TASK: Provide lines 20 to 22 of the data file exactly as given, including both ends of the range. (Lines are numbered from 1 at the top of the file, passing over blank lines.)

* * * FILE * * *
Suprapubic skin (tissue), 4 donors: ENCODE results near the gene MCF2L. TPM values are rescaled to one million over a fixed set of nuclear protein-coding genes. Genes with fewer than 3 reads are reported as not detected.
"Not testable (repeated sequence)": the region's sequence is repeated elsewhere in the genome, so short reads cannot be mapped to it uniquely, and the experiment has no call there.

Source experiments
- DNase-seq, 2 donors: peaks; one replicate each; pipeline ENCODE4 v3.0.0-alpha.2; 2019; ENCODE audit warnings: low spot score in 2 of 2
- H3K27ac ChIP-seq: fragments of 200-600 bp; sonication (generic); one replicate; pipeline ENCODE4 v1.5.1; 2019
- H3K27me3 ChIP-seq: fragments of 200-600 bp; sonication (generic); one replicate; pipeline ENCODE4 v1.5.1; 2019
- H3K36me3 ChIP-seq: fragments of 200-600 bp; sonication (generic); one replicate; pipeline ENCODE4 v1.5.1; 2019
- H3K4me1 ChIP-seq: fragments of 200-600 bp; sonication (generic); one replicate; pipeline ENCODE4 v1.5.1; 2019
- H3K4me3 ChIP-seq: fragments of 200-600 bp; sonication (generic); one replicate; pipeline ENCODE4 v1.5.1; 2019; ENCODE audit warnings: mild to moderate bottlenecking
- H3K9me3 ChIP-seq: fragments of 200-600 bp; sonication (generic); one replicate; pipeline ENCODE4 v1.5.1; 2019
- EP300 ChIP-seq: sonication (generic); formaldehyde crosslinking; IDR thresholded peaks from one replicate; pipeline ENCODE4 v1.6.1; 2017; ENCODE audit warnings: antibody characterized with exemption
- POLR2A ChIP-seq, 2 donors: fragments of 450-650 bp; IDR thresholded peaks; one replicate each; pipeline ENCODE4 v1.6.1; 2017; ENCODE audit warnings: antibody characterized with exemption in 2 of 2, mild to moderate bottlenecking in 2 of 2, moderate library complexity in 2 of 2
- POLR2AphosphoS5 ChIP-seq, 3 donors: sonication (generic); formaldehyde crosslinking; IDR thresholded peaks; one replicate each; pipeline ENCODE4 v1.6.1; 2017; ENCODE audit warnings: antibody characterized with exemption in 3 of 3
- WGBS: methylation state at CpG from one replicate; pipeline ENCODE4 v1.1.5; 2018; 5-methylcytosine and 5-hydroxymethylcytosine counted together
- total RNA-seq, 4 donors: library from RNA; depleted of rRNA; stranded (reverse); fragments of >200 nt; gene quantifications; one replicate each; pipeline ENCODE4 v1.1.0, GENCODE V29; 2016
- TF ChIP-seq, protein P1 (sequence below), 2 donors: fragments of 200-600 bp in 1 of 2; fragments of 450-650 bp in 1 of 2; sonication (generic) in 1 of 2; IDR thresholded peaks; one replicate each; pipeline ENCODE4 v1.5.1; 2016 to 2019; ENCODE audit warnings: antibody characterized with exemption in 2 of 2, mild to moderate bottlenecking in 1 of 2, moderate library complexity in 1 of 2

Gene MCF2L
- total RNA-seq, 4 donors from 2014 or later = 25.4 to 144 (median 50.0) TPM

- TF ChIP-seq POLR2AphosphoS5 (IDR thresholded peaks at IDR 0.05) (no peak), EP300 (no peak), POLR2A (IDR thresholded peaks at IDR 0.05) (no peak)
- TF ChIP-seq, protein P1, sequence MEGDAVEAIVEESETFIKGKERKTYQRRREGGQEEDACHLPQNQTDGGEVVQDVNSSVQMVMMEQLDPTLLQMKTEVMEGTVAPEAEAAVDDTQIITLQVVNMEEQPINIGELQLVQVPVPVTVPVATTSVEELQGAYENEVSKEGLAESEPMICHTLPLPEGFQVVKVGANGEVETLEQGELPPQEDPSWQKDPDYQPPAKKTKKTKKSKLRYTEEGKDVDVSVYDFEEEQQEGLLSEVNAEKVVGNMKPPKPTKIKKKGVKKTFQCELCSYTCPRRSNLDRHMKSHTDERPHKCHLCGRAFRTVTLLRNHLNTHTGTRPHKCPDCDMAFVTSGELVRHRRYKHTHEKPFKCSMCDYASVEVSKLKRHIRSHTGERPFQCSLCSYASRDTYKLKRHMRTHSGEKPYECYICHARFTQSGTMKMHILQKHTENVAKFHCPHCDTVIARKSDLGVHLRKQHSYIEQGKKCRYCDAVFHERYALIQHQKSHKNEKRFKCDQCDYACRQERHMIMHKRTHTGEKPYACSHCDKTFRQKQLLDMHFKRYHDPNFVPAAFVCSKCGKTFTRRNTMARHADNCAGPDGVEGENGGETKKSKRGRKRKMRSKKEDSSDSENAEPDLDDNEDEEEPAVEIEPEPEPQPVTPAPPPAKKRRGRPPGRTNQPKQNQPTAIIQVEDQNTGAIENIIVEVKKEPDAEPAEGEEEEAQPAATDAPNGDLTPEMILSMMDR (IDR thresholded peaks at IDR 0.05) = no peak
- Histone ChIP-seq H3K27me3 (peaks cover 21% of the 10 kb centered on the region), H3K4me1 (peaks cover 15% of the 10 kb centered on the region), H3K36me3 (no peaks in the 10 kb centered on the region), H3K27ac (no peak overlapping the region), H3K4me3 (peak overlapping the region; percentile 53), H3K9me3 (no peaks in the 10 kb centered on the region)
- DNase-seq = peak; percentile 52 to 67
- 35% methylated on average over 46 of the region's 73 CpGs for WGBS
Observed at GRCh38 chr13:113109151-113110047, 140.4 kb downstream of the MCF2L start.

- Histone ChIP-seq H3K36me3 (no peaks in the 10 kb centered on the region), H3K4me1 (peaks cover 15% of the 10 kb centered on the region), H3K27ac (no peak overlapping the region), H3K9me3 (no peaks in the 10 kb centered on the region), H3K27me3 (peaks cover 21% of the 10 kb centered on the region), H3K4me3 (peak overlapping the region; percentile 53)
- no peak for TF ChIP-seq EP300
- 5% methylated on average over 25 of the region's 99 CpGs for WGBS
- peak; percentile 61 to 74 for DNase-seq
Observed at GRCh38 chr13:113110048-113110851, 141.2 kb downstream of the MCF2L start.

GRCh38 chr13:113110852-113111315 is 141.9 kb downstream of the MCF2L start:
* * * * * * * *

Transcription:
- TF ChIP-seq, protein P1, sequence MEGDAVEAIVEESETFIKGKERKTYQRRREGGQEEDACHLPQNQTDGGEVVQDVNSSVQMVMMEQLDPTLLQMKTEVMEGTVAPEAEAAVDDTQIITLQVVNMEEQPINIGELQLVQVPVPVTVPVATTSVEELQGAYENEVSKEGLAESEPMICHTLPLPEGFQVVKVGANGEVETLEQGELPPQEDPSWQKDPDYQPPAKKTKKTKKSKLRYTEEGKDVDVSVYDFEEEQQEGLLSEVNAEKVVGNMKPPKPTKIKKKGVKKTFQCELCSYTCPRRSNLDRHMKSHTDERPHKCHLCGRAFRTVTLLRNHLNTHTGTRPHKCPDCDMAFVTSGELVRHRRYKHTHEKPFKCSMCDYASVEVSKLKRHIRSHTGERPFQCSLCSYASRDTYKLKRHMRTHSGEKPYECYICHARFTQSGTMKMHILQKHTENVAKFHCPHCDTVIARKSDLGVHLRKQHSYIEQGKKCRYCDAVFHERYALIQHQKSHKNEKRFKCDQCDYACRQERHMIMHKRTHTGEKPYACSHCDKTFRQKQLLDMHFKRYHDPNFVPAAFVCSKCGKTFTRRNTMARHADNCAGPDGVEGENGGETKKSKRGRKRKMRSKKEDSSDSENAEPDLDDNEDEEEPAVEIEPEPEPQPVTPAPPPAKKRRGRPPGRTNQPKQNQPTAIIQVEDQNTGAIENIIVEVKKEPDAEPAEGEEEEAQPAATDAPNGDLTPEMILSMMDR (IDR thresholded peaks at IDR 0.05) = no peak
- Histone ChIP-seq H3K27me3 (peaks cover 21% of the 10 kb centered on the region), H3K4me1 (peaks cover 15% of the 10 kb centered on the region), H3K36me3 (no peaks in the 10 kb centered on the region), H3K27ac (no peak overlapping the region), H3K4me3 (peak overlapping the region; percentile 53), H3K9me3 (no peaks in the 10 kb centered on the region)
- DNase-seq = peak; percentile 52 to 67